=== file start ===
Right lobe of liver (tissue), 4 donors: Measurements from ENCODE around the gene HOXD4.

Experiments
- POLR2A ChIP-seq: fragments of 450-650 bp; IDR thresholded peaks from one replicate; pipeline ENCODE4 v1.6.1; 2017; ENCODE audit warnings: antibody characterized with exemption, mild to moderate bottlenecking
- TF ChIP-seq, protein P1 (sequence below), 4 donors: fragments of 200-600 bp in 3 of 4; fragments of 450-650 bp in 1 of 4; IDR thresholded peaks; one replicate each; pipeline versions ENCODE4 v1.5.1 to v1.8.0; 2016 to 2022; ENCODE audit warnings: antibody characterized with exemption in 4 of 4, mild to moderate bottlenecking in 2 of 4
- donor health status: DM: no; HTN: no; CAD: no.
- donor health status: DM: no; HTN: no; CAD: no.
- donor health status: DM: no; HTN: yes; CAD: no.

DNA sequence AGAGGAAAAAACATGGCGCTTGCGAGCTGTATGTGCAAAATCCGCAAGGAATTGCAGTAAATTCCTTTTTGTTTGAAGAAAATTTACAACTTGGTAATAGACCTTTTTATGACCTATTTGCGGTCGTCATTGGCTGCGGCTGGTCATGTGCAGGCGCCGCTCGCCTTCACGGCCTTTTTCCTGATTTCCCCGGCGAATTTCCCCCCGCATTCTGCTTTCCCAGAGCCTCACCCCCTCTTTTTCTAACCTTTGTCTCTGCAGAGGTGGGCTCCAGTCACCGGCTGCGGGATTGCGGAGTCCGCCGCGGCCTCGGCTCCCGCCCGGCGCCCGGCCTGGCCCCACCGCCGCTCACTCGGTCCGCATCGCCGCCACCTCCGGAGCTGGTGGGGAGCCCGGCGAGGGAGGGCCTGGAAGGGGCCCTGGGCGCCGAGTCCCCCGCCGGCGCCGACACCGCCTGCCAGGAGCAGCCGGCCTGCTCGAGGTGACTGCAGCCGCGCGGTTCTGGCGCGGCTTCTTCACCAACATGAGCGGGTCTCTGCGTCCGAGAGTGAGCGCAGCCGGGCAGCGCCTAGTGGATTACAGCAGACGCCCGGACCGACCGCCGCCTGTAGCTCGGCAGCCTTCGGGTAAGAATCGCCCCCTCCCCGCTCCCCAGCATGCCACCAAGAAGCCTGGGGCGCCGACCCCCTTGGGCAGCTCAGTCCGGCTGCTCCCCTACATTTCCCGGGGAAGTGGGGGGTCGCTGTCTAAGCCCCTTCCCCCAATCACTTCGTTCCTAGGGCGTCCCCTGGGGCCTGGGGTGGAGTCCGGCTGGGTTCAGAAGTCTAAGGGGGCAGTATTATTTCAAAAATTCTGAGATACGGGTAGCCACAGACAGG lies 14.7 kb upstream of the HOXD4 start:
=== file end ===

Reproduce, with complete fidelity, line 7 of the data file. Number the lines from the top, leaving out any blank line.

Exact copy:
- donor health status: DM: no; HTN: yes; CAD: no.